For many people under 40, radical or revolutionary politics has become a faint echo from an incomprehensible past. It mainly survives as part of a series of myths: fascism (bad); communism (also bad, but somehow not quite the same); the war (we won); the thirties (no telly); China (that Mao chap); Old Labour (losers). And … er, that’s about it. As paid up members of the consumer order, many such people spend their days under constant media bombardment extolling the benefits of the market economy. That in many cases their grandparents, or even their parents, were strong supporters of trade unions and parties advocating what today seem bizarre anti-market programmes is unimaginable and unimagined. Fifteen years of uninterrupted growth has seen to that.
And of course in the context of the seemingly unlimited expansion of the capitalist economy the old story, which so gripped three generations of working people in Britain, has lost its lustre and its plausibility. True, warning voices have been raised. Some, like the theorists of “social recession” associated with the Compass group, or Richard Layard in Happiness: lessons from a new science (Penguin 2006), claim that increasing income brings no corresponding increase in well-being. Galloping inequality at the national level and globally also give pause, but are largely assumed to be self-correcting as markets penetrate everywhere. The unmistakeable signs of approaching economic downturn are therefore uncharted waters for many.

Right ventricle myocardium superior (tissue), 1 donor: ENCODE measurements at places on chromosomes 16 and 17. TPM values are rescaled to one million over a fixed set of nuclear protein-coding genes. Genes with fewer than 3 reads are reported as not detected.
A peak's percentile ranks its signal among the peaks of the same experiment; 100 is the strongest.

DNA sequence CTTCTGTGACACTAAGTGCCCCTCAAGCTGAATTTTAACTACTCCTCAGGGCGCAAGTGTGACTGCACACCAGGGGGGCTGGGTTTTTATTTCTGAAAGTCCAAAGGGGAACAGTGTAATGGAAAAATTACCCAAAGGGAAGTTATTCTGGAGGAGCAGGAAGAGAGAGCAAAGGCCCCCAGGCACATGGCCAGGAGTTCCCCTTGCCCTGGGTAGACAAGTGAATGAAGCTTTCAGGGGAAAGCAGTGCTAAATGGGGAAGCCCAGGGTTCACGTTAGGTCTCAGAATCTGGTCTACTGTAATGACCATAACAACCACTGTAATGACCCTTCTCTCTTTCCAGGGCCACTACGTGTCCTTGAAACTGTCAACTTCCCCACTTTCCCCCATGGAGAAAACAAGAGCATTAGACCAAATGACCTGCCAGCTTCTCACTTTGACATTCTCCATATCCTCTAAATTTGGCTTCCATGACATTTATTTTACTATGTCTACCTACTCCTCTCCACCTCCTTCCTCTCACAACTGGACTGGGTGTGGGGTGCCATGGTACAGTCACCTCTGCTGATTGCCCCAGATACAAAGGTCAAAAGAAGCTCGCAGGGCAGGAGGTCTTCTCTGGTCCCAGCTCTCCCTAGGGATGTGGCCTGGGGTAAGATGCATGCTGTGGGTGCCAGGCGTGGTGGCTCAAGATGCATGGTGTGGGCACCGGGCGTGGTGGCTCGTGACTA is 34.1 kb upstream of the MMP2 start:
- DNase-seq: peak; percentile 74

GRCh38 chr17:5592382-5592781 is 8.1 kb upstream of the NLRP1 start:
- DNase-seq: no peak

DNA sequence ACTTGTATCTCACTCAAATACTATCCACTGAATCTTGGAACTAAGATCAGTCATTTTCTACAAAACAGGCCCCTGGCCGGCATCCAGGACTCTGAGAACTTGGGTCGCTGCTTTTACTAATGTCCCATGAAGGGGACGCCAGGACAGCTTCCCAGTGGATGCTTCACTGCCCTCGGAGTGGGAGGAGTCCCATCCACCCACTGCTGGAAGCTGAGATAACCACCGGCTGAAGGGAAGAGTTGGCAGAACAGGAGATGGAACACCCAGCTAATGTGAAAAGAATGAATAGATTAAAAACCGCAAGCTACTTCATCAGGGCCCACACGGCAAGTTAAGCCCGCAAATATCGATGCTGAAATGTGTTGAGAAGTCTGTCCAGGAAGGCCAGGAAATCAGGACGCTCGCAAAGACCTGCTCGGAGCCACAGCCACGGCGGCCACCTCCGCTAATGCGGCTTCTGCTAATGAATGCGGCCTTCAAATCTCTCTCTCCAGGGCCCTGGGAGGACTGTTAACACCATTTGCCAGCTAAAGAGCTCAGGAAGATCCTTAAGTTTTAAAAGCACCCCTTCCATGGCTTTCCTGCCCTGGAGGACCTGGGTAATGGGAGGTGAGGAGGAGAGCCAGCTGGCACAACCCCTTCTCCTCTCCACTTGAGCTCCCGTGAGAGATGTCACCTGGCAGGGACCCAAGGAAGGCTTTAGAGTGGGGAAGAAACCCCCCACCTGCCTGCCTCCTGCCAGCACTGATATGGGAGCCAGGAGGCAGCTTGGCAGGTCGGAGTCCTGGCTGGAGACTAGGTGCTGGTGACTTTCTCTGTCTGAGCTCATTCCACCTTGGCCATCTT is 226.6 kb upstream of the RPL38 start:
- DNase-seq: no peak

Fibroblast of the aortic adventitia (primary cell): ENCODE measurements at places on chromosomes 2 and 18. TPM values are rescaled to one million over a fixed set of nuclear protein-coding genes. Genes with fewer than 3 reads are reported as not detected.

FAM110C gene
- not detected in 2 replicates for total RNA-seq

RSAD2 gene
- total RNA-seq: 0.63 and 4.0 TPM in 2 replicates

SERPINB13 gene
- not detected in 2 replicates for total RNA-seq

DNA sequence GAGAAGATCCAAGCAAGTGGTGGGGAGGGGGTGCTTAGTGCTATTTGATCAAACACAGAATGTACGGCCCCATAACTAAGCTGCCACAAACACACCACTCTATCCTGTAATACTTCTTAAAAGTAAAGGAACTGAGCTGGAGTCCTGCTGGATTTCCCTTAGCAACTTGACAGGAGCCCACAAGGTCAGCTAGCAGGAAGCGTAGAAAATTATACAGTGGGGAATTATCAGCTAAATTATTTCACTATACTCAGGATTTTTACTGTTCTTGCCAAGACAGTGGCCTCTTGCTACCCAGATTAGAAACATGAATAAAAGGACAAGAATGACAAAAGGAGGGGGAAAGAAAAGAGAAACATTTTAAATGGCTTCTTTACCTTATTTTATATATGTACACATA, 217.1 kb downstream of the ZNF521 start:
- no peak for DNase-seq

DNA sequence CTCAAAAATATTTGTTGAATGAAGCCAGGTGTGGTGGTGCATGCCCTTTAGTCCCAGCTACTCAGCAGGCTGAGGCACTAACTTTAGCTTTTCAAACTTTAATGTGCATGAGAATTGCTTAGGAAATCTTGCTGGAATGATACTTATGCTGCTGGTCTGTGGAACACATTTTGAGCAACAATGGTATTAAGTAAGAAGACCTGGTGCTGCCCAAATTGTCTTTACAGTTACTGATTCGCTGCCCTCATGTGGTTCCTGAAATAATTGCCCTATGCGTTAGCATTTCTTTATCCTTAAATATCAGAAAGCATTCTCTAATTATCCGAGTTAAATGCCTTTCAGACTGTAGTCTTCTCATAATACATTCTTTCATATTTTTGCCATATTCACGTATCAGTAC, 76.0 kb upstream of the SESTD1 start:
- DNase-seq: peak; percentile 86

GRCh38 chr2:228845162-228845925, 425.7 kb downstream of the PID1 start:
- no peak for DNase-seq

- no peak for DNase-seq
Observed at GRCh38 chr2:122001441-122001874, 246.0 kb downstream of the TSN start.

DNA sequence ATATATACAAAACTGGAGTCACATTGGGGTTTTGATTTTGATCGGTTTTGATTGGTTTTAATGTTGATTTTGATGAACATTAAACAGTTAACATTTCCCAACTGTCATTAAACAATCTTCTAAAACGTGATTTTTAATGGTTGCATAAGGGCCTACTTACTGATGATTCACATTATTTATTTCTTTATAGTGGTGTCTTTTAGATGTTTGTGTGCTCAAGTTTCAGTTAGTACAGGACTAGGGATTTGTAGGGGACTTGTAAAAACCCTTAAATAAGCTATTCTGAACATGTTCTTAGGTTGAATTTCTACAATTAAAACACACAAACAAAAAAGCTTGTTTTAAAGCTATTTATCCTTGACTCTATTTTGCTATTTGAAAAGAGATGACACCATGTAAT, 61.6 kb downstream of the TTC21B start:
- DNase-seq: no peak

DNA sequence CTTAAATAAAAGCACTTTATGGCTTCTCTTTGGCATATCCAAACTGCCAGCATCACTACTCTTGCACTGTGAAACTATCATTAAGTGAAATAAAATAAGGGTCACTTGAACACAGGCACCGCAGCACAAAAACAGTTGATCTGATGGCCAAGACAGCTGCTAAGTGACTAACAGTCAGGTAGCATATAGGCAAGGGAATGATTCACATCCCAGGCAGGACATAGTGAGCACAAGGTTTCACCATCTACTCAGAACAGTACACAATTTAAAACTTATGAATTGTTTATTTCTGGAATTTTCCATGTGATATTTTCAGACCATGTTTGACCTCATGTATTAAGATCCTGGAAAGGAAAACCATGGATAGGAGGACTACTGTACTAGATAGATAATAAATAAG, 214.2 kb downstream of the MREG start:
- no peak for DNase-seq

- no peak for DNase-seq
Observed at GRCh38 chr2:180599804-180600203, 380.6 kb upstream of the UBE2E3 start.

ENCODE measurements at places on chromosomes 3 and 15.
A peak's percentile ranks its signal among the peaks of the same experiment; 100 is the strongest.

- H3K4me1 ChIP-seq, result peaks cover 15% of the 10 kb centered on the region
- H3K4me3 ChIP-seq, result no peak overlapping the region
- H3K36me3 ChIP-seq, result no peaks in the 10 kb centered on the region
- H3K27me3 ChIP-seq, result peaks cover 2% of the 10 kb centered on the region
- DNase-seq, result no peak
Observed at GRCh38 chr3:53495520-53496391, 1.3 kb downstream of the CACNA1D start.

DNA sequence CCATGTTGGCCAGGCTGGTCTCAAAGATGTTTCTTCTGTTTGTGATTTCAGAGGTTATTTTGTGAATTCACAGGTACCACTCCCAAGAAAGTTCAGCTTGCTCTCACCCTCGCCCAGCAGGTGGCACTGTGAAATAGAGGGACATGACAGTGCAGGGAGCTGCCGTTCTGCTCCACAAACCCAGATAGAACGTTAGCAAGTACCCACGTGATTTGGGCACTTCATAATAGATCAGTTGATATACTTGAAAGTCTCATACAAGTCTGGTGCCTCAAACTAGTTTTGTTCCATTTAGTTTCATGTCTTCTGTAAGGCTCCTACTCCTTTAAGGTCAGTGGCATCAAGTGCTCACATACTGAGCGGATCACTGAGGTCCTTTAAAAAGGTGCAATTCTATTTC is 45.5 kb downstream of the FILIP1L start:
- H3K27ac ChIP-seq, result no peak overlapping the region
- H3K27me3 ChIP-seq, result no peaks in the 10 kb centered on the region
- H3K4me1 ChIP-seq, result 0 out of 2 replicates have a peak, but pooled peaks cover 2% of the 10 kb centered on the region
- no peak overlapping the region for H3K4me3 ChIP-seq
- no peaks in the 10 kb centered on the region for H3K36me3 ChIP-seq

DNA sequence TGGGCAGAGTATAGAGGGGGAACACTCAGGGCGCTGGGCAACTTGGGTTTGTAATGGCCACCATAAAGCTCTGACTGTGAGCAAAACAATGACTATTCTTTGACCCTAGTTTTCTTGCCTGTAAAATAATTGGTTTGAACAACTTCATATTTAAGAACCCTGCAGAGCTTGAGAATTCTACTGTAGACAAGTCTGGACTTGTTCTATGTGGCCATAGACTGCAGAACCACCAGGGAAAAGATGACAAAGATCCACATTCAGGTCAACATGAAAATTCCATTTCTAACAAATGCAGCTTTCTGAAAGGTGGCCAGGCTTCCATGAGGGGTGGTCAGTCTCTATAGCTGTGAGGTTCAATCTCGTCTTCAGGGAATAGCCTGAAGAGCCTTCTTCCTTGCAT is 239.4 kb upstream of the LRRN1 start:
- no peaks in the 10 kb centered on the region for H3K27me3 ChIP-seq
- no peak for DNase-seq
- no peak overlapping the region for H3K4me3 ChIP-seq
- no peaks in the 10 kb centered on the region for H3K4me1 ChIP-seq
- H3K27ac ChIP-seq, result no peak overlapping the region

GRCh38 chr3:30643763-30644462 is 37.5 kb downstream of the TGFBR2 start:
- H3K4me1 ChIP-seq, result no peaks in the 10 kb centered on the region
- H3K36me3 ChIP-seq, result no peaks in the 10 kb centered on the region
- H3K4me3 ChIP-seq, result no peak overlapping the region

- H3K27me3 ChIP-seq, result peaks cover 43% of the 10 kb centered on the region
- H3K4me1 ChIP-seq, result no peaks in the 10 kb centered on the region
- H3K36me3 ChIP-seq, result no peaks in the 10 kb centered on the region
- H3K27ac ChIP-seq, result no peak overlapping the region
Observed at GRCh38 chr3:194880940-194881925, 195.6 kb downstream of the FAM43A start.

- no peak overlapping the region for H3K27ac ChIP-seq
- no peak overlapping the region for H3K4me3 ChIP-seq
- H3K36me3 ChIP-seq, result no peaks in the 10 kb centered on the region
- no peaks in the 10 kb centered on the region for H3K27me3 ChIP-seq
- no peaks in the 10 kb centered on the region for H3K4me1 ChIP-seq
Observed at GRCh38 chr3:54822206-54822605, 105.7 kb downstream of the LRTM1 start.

Then there is climate change. It’s a worry, and nobody quite knows what to expect, but with plans for nuclear power, airport expansion, road building and more and more economic growth, it seems clear the future will not be very different from the past.
Not according to Joel Kovel. In the new edition of The Enemy of Nature (Zed Books 2007), we find an indictment of capitalism that goes beyond earlier critiques. For Keynesians capitalism was prone to crisis, and needed steering by the state. For socialists it was unjust, and working people needed to demand a share in the riches it generated. For communists it was inhuman, and needed to be replaced by an order owned and driven by a society in which class and oppression had been overcome.
In Kovel’s vision, capitalism is much more sinister: it is anti-ecological. That does not mean it is a threat to the rare newts in a pond near you. It means that capitalism in its headlong expansion exploits and pulverises the order of interlocking natural systems. It means that it tips the balance between life on our planet, which essentially uses the Sun’s energy to create organized systems, and entropy, the principle of decay, disorder and decline. By subordinating natural relations to property relations, capitalism represents a "lesion beween humanity and nature". No mere reform of capitalism measures up to the scale of the problem, which demands an ecosocialist transformation in our relations with nature and with each other.
Bringing together physics, politics and philosophy, The Enemy of Nature mounts a powerful critique not only of capitalism, but also of the inadequacy of our responses to it – including the responses of the mainstream green parties.